The more reliable a country’s court system is, and the more corruption is being curbed and organised crime tackled, the more willing one is to invest in a country that feels like an investment in a safe place
The EU enlargement process and perspective has been, and remains, the key driver of economic and societal prosperity in Serbia, says EU Delegation to Serbia Head Emanuele Giaufret, who we interviewed for this year’s special FIC Guide. According to our interlocutor, support for Serbia’s future in the EU remains unequivocal and is visible through the delegation’s daily efforts aimed at supporting the country’s reform agenda and improving the lives of Serbian citizens.
“I would like to highlight some of the reforms that we feel are key to instilling that sense of stability, transparency and predictability. We have, for example, seen and felt how important it is to have well-functioning and well-managed state-owned enterprises. The multiplier effect they can have on the economy as a whole is enormous, both in positive or negative terms. In that regard, we very much look forward to the adoption of the new Law on the Management of State-Owned Enterprises and applaud the commitment of the government to tackle this difficult issue.
According to Giaufret, this applies in particular to the reform of electric utility power company EPS. In particular, says the EU delegation head, companies like EPS that operate in Serbia’s energy sector need to focus on corporate restructuring, the professionalisation of their respective management structures and the modernisation of business processes, in order to ensure stable energy production systems over the long term.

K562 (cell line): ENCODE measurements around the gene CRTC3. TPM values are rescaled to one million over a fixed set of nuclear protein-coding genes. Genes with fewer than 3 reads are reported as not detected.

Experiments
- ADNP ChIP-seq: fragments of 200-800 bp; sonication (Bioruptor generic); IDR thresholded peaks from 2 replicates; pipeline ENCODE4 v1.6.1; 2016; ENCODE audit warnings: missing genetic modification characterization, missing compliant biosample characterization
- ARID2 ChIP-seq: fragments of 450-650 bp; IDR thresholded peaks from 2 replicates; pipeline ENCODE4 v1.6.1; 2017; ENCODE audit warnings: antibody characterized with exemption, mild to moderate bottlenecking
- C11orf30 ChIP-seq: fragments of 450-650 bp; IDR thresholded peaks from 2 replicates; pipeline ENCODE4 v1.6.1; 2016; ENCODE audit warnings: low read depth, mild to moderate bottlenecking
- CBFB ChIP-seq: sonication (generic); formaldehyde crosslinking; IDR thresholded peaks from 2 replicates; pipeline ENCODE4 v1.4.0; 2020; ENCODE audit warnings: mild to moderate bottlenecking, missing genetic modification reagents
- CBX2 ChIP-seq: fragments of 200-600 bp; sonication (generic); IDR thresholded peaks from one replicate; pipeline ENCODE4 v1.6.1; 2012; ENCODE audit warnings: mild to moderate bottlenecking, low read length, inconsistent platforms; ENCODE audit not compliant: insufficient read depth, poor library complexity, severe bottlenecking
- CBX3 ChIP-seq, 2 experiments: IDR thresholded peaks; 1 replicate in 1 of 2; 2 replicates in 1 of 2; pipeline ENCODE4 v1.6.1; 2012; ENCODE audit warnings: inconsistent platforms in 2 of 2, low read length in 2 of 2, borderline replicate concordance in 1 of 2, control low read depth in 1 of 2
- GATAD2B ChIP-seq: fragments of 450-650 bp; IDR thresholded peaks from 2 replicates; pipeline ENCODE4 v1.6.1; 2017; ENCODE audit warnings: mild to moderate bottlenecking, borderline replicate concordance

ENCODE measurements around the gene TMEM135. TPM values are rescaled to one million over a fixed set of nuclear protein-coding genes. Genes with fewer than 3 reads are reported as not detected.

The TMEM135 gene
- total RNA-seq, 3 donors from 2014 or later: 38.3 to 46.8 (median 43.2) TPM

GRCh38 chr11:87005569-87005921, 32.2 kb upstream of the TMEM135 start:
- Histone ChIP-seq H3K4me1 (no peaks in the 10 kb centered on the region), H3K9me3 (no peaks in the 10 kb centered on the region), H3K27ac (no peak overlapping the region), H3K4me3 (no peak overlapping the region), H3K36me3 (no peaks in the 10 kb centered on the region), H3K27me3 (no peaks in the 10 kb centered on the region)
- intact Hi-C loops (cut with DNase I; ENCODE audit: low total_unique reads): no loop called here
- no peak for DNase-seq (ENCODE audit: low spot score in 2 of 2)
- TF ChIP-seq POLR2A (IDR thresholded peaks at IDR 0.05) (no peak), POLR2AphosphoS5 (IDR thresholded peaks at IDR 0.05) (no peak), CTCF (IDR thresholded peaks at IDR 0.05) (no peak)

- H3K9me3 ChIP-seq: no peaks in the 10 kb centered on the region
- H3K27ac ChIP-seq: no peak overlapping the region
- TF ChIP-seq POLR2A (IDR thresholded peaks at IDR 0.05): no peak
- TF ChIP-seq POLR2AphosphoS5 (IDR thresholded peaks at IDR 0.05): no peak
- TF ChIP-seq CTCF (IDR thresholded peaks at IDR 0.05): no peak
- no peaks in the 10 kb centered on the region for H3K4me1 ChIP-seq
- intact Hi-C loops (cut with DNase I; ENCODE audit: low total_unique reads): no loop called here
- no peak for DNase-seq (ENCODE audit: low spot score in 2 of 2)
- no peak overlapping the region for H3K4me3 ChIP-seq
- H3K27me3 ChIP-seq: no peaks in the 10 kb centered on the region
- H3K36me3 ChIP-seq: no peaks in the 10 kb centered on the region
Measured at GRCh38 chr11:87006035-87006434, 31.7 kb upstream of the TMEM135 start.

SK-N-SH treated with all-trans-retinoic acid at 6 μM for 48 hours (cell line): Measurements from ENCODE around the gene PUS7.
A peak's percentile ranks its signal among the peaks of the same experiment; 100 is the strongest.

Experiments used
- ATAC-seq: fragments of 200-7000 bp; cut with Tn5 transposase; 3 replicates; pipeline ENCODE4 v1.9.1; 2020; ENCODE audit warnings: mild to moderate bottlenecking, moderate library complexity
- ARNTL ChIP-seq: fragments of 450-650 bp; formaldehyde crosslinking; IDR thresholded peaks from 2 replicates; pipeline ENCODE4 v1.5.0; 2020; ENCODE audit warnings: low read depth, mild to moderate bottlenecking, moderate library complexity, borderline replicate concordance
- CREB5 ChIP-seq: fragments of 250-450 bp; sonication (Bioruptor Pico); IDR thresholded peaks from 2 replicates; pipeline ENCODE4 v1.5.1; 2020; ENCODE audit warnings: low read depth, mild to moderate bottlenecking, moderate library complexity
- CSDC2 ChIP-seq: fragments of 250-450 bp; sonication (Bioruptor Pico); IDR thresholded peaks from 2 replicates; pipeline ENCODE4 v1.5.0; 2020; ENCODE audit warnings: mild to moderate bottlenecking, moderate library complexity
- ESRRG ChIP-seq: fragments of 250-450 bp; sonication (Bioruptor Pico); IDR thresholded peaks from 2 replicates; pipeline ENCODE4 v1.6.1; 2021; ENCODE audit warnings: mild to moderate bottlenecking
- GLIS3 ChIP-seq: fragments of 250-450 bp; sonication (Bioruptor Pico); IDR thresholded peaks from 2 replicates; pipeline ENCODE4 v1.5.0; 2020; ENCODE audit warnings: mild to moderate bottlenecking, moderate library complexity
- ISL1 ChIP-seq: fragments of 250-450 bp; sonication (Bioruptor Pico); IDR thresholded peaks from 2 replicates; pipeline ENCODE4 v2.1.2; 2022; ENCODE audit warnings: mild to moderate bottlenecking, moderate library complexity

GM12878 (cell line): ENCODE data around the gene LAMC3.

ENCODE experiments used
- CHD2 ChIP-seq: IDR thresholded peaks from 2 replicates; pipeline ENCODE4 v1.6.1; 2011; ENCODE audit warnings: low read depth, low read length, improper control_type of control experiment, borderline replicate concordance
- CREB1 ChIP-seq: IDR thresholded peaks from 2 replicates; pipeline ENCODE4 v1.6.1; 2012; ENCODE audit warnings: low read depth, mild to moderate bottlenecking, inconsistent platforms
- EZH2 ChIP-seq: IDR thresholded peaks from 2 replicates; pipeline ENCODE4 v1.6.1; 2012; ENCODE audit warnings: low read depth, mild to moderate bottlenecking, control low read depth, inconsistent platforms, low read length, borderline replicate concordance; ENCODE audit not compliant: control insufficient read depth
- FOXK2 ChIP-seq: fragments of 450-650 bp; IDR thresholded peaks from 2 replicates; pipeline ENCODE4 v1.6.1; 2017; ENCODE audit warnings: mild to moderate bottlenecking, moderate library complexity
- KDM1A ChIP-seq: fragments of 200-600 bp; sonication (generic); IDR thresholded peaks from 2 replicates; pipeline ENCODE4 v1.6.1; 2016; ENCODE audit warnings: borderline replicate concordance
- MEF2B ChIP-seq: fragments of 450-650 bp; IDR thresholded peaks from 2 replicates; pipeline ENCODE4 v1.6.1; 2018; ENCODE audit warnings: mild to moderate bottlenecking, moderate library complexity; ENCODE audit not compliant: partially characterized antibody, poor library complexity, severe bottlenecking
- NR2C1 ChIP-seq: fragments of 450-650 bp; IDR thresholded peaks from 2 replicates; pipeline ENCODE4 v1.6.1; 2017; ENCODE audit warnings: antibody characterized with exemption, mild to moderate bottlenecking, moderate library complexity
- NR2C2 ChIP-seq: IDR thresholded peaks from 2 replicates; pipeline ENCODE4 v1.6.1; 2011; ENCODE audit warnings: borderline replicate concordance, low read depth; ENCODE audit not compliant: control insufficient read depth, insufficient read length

In parallel, the EU is working together with Serbia to diversify energy supply sources, specifically in finding replacements for fossil fuels from Russia, accelerating the implementation of green energy technologies and reducing demand for energy. “The energy sector is in our focus due to its obvious impact on the economy under the current circumstances. However, reforming the energy sector is, of course, also key when it comes to meeting the goals of the Green Agenda for the Western Balkans,” explains our interlocutor.
“We also welcomed the National Assembly’s recent adoption of the Law repealing the law on special procedures for linear infrastructure projects. This was a long-standing Commission recommendation and a point that had been raised on various occasions. This issue was also being monitored closely by EU Member States. The repeal of this law is an important step in negotiations of Chapter 5 – Public procurement. A well-functioning and transparent public procurement system can be a catalyst for local economic development. And if it does not work right, it can also be a catalyst for the misuse of public funds, corruption and abuses of power – in any country, not only Serbia.”
Thus, says Giaufret, in alignment with the good European spirit, his delegation encourages the Serbian authorities to continue working to ensure that the principles of equal treatment, non-discrimination, transparency and competition are safeguarded in all public procurement procedures.
“In the same spirit, we continue to urge Serbia to ensure the respect of the principles of public procurement, competition and transparency, particularly in intergovernmental agreements with third countries, and to refrain from the application of special laws, in line with national legislation and the EU acquis.
“In the same spirit, we look forward to amendments to Law on Planning and Construction. The main goals of these amendments include increasing the efficiency and transparency of permitting procedures for the construction sector, aligning with the EU acquis and introducing elements of the Green Agenda. So, another milestone in applying good EU practices.”
Concluding his introduction, Giaufret says that the bottom line is that everything is, and of course remains, linked to the Rule of Law in general.